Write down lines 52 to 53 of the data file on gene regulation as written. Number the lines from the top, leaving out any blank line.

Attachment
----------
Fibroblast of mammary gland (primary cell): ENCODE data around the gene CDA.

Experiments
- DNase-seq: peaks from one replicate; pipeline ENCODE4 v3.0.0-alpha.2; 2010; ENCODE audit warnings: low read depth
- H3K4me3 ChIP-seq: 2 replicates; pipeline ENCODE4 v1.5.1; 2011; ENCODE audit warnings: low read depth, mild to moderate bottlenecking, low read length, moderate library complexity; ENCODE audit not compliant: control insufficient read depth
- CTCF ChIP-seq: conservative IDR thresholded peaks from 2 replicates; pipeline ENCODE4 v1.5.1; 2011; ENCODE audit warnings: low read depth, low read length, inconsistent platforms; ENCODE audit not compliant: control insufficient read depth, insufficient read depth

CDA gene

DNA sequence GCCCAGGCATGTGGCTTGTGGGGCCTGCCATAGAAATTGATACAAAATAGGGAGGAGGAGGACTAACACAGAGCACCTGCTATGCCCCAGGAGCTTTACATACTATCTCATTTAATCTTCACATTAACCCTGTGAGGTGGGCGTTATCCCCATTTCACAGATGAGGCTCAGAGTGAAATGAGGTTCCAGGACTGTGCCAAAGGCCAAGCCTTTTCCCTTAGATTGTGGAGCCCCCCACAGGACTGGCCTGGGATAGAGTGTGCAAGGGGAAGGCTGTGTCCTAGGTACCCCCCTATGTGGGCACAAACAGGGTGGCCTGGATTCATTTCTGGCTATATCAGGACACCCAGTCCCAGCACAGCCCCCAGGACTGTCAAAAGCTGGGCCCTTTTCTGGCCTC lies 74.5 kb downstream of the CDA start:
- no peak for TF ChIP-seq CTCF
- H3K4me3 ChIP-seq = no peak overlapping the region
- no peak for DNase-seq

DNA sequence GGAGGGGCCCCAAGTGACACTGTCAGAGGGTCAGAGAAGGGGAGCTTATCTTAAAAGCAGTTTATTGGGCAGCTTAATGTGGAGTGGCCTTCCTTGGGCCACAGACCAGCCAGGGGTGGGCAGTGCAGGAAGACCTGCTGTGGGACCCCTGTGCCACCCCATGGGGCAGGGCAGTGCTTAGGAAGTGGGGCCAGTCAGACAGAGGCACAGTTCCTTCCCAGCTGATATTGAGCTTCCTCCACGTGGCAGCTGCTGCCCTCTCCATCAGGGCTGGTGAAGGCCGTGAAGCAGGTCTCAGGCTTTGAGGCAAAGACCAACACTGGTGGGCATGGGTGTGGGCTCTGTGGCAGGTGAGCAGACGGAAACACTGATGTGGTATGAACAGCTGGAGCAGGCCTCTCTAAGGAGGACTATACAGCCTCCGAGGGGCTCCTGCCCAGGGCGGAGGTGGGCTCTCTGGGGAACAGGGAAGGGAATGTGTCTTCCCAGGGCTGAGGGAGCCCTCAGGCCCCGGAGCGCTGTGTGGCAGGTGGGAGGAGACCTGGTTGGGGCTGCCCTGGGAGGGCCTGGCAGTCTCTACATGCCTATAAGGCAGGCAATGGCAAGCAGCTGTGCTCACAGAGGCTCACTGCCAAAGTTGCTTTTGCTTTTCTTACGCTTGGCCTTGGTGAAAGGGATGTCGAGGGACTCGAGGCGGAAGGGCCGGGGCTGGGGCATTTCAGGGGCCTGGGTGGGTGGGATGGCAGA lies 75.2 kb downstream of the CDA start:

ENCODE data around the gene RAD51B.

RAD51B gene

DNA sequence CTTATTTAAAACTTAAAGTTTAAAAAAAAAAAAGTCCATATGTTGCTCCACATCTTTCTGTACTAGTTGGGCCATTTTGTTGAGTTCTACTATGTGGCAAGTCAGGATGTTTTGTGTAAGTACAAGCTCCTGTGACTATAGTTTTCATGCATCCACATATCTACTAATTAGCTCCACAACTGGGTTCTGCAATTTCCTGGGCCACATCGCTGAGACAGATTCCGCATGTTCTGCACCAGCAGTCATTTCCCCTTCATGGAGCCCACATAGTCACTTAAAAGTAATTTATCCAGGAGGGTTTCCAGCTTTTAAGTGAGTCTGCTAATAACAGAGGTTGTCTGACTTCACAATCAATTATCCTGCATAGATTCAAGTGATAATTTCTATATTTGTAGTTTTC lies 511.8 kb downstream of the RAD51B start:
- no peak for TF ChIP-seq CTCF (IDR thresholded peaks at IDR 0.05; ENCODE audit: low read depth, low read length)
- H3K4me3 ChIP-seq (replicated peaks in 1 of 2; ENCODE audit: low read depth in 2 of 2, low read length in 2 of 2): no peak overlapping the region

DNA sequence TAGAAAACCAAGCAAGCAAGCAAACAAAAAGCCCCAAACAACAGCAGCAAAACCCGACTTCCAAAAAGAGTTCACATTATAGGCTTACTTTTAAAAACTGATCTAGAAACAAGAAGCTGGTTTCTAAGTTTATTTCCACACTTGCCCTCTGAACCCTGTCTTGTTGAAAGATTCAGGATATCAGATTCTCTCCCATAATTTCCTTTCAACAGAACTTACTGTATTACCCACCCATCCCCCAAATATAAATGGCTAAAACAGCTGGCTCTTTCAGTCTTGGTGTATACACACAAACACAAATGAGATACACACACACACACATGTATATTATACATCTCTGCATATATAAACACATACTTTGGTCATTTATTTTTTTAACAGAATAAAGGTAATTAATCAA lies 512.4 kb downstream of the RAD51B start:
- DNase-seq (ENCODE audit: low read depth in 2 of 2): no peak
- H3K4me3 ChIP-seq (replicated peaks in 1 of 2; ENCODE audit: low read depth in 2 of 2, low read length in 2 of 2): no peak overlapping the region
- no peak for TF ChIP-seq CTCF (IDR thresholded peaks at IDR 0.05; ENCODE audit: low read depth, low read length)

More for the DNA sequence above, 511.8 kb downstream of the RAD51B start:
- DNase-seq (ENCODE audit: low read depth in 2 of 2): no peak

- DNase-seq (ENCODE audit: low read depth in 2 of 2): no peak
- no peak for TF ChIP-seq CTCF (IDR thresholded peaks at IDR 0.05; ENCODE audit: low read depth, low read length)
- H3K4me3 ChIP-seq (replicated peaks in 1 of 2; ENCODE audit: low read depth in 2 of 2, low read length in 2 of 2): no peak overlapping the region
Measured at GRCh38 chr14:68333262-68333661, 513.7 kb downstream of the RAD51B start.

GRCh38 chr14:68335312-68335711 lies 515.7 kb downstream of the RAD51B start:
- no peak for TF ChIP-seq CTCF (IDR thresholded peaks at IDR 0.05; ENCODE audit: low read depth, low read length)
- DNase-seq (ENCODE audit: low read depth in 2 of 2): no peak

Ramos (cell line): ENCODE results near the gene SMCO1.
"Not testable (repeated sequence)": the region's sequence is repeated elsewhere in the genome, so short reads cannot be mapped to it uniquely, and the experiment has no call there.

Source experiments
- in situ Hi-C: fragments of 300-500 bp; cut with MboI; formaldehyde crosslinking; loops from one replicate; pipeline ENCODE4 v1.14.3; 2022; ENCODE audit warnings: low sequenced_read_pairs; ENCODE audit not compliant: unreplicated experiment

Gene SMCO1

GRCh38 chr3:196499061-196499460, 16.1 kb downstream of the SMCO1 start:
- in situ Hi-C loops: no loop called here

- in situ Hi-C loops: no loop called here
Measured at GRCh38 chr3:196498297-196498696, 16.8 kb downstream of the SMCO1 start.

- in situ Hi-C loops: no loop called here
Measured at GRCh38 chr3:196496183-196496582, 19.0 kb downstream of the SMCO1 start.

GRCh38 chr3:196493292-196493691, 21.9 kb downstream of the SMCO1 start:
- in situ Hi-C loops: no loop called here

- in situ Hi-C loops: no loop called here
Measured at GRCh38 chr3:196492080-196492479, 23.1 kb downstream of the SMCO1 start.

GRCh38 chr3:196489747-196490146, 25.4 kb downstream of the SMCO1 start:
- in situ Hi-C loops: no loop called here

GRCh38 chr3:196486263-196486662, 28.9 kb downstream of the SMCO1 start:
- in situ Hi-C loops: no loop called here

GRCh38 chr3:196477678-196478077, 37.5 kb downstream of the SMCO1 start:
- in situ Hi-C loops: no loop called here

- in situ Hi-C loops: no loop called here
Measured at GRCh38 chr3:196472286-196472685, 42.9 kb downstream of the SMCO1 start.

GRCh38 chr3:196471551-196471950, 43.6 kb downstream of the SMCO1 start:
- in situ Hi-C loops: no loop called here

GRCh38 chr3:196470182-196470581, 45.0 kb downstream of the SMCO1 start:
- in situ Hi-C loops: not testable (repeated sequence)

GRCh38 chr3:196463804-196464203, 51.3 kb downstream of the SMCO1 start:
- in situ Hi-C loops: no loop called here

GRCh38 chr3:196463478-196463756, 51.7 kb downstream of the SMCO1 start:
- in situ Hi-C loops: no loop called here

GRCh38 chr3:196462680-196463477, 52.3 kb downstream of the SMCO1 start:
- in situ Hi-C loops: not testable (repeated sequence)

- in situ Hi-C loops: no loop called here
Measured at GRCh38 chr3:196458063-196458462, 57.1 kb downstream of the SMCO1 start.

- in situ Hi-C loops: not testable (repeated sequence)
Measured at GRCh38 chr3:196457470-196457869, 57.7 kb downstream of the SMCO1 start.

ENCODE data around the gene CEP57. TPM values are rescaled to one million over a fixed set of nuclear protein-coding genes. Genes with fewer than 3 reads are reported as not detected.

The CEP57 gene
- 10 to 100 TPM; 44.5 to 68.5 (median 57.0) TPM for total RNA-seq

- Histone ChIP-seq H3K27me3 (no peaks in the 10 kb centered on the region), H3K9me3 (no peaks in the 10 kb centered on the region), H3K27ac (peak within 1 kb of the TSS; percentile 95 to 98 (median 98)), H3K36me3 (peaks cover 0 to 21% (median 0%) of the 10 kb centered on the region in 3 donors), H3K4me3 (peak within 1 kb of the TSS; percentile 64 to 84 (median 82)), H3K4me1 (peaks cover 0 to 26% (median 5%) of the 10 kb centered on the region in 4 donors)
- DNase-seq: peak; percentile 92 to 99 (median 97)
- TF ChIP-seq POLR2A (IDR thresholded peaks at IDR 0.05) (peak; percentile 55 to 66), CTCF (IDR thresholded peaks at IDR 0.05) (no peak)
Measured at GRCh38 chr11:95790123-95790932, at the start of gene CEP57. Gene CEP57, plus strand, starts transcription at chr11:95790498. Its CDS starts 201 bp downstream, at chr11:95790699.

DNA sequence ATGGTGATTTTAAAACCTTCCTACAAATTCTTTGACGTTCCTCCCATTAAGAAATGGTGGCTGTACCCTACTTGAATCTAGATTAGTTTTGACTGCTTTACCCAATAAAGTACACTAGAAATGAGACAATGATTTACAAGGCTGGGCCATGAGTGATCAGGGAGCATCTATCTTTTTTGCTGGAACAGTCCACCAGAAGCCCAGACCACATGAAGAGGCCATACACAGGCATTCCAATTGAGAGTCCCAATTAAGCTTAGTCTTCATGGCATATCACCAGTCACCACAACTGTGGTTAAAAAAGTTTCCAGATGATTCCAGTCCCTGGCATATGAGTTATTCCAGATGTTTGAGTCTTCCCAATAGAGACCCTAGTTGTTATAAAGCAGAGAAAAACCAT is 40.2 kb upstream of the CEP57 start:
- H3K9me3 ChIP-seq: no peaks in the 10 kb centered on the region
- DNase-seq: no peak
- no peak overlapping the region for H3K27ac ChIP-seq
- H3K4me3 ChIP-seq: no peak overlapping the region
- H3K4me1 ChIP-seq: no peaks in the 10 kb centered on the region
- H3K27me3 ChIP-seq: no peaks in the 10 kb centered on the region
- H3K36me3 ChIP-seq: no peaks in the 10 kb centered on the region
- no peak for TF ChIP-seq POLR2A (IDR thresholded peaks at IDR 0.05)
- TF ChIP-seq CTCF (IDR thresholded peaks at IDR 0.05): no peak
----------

Measured at GRCh38 chr3:196472286-196472685, 42.9 kb downstream of the SMCO1 start.

GRCh38 chr3:196471551-196471950, 43.6 kb downstream of the SMCO1 start: